At the Heart of Texas: One Hundred Years of the Texas State Historical Association, 1897–1997
"History like that of Texas is rare. . . . Is it not discreditable to the people of Texas, that they should leave the collection of material for the history of the State to the great endowed Northern libraries? . . . Let Texas arouse herself for very shame, and begin at once the discharge of her filial duty."
So wrote George Pierce Garrison in the first issue of the Quarterly of the Texas State Historical Association, published in July 1897, just months after the establishment of the organization on March 2. The state of Texas was just half a century old; the city of Austin, going back to the days of the Republic, was a little older—a few years past its half-century; and the University of Texas, where Garrison was "the history professor," was not yet fourteen. Earlier attempts to organize historical societies in Texas, traced in the opening chapter, illuminate the factors that came ultimately to be decisive in the success of the Association: the wisdom in linking the organization with the University of Texas, the inclusion of lay historians, and the continued insistence on high academic standards. And, from the beginning, the Association has established a tradition for publishing in the Quarterly, in addition to the Anglo story, the stories of the Indians, the Spanish, and the French. According to author Richard B. McCaslin, "It may be that the Association survived where its predecessors had not because Garrison, who was as much a Progressive historian as any of his contemporaries, understood the value of inclusiveness."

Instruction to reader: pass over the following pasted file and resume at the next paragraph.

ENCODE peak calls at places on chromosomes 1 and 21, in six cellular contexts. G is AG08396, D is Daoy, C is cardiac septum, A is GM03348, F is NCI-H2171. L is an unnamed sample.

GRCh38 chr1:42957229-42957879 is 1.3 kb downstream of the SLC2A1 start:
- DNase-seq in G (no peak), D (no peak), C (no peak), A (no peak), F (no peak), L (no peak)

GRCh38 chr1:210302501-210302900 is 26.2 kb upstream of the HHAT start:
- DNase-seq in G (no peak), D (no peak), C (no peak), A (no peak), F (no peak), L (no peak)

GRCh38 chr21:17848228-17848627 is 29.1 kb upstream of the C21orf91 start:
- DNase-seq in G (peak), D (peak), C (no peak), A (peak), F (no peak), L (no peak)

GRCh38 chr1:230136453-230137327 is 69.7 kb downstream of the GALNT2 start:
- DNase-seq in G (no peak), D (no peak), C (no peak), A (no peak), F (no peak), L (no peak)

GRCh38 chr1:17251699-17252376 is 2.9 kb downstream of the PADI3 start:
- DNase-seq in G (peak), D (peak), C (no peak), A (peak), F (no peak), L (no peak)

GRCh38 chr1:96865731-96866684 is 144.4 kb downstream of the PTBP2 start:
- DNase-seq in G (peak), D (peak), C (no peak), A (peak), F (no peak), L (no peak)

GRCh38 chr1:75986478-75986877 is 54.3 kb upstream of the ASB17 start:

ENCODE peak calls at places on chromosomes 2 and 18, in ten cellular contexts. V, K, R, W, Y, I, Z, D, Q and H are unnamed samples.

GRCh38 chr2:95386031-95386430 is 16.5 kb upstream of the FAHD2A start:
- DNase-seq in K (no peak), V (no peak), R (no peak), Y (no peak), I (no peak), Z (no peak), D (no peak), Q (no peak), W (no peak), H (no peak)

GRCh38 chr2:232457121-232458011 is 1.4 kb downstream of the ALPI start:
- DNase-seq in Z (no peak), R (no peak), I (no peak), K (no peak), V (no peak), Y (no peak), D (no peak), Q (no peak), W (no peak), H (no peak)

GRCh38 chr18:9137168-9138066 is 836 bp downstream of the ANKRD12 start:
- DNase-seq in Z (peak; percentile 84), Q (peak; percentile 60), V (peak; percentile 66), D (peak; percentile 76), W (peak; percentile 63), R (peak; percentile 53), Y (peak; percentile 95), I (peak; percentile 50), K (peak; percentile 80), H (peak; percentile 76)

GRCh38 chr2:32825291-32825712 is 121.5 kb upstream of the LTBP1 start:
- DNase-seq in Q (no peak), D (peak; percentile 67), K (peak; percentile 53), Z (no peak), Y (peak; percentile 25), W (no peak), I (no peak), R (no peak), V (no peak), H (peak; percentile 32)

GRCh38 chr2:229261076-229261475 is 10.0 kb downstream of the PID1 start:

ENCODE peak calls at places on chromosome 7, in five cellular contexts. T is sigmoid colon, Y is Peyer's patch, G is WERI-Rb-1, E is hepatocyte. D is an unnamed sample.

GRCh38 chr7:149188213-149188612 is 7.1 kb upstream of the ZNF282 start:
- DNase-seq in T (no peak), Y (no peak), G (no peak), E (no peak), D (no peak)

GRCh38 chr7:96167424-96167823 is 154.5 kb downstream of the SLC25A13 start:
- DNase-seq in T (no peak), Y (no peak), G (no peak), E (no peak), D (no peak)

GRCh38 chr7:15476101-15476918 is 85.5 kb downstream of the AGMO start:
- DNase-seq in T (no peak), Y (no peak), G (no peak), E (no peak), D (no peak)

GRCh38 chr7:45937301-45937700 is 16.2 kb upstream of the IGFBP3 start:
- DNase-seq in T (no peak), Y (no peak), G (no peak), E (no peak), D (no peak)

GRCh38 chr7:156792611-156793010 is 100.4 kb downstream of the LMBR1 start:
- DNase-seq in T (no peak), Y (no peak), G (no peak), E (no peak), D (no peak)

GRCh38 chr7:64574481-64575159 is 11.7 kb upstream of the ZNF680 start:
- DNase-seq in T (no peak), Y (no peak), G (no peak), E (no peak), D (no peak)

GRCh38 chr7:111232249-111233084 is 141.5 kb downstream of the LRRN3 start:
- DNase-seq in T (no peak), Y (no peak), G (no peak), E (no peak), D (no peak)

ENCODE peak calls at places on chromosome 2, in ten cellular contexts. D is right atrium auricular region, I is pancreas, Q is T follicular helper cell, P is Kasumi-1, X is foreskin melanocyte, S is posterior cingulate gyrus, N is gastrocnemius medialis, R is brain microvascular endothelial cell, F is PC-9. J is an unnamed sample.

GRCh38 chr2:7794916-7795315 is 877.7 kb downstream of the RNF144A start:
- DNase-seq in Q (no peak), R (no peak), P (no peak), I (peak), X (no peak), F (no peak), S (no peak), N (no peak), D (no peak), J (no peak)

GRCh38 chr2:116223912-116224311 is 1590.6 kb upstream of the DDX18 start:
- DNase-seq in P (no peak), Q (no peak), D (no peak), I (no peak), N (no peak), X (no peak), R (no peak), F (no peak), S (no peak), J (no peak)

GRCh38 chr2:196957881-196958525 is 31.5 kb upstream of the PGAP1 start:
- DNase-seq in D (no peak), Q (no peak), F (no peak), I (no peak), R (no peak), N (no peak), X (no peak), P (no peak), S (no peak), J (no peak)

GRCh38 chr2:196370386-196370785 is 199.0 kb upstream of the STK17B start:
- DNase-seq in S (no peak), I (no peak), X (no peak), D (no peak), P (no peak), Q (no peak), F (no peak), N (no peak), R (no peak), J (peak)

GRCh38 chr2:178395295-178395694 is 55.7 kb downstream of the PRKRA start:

The text is organized in chronological chapters by the tenures of the seven directors, George Garrison to Ron Tyler, all of whom were professors in the UT history department. Within the larger framework of the directors, the programs, and the publications, McCaslin gives shape to the unique interaction of forces—university, political, and the academic/lay membership—that has accorded the Association a character and suppleness that continues to ensure its long endurance.
The book is profusely illustrated, and sidebars culled from past issues of the Quarterly complement the text. For those who have long been members of the Association, there is nostalgic delight in hearing again those long-ago voices of Eugene Barker, Walter Webb, Bailey Carroll, Joe Frantz, and Tuffly Ellis and new appreciation for how much thought and energy and commitment have gone into the guidance and stability of the state’s oldest historical organization.
Publication of this book is supported by a grant from the Summerlee Foundation, Dallas.